Hello GRC –

Yesterday was a day working from home, starting the sermon. At lunch time, I turned on the news, and was reminded that the memorial service for President George H. W. Bush was in progress. I’m not a political news junkie, nor do I typically feel drawn to so-called “can’t miss” events like royal weddings. But this was not political news. It WAS historic, but what gripped me was the story of a life grounded in principles, family, and dedication to something greater than a man.

There was a moment when a son (George W) – well-accustomed to the world’s stage, to big moments, including 9/11 – was simply a boy who would never again (at least in this life) hear his dad’s encouragement or expression of love… and he sobbed.

There were glorious hymns sung in the cathedral: “Praise My Soul the King of Heaven”, “O God our Help in Ages Past”, and “For All the Saints”. Biblical truth – read and sung – in the presence of world leaders. The church’s universal confession – the Apostles’ Creed – recited out loud (at least, by most). Pretty special.

There was another song. The news anchor identified the pianist and singer as “Michael Smith” (ironically, given the two Bush Presidents, also unrecognizable without his “W” middle initial!). He sang and played “Friends,” a song about saying farewell to friends, but in light of death, a powerful reminder of the eternality of the family of God.

The sermon also moved hearts. President Bush’s pastor from Houston, Rev. Levenson Jr., recounted the final hours at the bedside of 41; sitting on a couch with James Baker, Bush’s best friend and former Secretary of State, a man whom he considered to be a younger brother. Baker rubbed the feet of Bush for about half-an-hour, providing the comfort of human touch. [As he listened to the sermon, James Baker wept, and every viewer along with him]. Rev. Levenson Jr. then said this: “I witnessed a world leader (i.e., Baker) who was serving a servant, who had been our world’s leader, and what came to mind was Jesus.” He described Jesus’ last night, before the Supper, when he washed the disciples’ feet, and exhorted them to follow his example in service to one another.

I can’t remember being so moved at the funeral of someone far removed from my personal life. But beyond the emotions, how are we as biblical Christians to process this historic event?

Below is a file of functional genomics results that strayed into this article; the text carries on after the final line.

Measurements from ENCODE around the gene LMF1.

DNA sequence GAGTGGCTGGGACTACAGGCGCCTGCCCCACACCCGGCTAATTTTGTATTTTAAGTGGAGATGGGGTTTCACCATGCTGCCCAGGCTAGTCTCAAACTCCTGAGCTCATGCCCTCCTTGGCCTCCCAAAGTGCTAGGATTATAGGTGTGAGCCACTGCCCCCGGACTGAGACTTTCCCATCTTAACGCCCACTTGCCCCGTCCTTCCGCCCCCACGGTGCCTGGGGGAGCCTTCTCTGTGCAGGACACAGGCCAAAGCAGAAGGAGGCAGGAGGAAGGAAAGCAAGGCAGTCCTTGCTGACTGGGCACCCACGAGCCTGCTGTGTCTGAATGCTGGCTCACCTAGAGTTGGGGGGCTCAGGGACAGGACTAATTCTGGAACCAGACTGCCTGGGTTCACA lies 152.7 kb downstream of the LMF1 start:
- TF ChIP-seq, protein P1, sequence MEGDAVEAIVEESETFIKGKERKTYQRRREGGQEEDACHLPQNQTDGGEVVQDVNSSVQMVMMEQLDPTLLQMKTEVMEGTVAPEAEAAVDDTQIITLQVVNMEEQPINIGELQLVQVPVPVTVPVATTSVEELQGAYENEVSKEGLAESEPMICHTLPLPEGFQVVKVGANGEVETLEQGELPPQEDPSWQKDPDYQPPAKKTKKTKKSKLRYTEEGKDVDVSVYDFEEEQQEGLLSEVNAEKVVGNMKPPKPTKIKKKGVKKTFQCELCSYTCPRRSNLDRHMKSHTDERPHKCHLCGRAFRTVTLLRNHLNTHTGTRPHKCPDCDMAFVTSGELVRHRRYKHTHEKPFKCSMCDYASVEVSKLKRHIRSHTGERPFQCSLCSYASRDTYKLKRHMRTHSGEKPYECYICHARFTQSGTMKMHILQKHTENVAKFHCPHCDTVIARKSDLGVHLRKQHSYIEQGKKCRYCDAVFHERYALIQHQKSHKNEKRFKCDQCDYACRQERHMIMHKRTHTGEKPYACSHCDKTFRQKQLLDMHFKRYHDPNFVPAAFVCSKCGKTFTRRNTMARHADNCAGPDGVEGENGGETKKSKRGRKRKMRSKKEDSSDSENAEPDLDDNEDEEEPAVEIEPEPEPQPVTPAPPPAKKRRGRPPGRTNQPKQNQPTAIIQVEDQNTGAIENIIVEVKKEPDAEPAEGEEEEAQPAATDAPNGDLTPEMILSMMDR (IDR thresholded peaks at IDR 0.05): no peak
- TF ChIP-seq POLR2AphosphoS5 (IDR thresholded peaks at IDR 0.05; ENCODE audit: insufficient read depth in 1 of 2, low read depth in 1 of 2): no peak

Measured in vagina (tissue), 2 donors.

• The pastor spoke well: there is no greater mission than to love God and neighbor. (See Jesus’ words about the “greatest commandment” in Matthew 22:37-39). But this is no generic love. The apostle John wrote, “This is how God showed his love among us: He sent his one and only Son into the world that we might live through him. This is love: not that we loved God, but that he loved us and sent his Son as an atoning sacrifice for our sins. Dear friends, since God so loved us, we also ought to love one another.” (1 John 4:9-11). Truly loving God and neighbor can only be rooted in the love of Christ, and saving faith in Him.
  • Whatever political convictions you may have, there is much that’s valuable in today’s world when it comes to:
    Civility: read Bush’s hand-written letter to Clinton after losing a hard-fought election;
    Humility: some described his persistent refusal to humiliate Gorbachev after the fall of the Berlin Wall (“I’m not going to dance on the wall”); and
    Country, Before Self: the decision to go back on his infamous “Read my lips: No New Taxes” was a bi-partisan bill that he believed was good for country, but may have cost him re-election.
  • We should give thanks to God for the gift of great leaders, and we can even seek to emulate them, but we should be careful never to idolize them. Jesus said to the rich young man, “No one is good except God alone.” (Mark 10:18).
  • The greatest hope of America is not that another such leader would become President. Many of Bush’s admirable character traits would be desirable! But what we need is not greater leadership to follow. What we need is deeper conviction that the King of Kings – the One who delegates authority to any human government – is worthy of all of our allegiance, all of our priorities, all of our lives. Jesus alone was Good, and the death of that most unique Good Man, is life for all who believe!

Grace to you,
Peter

 

Peter Wang is our Senior Pastor.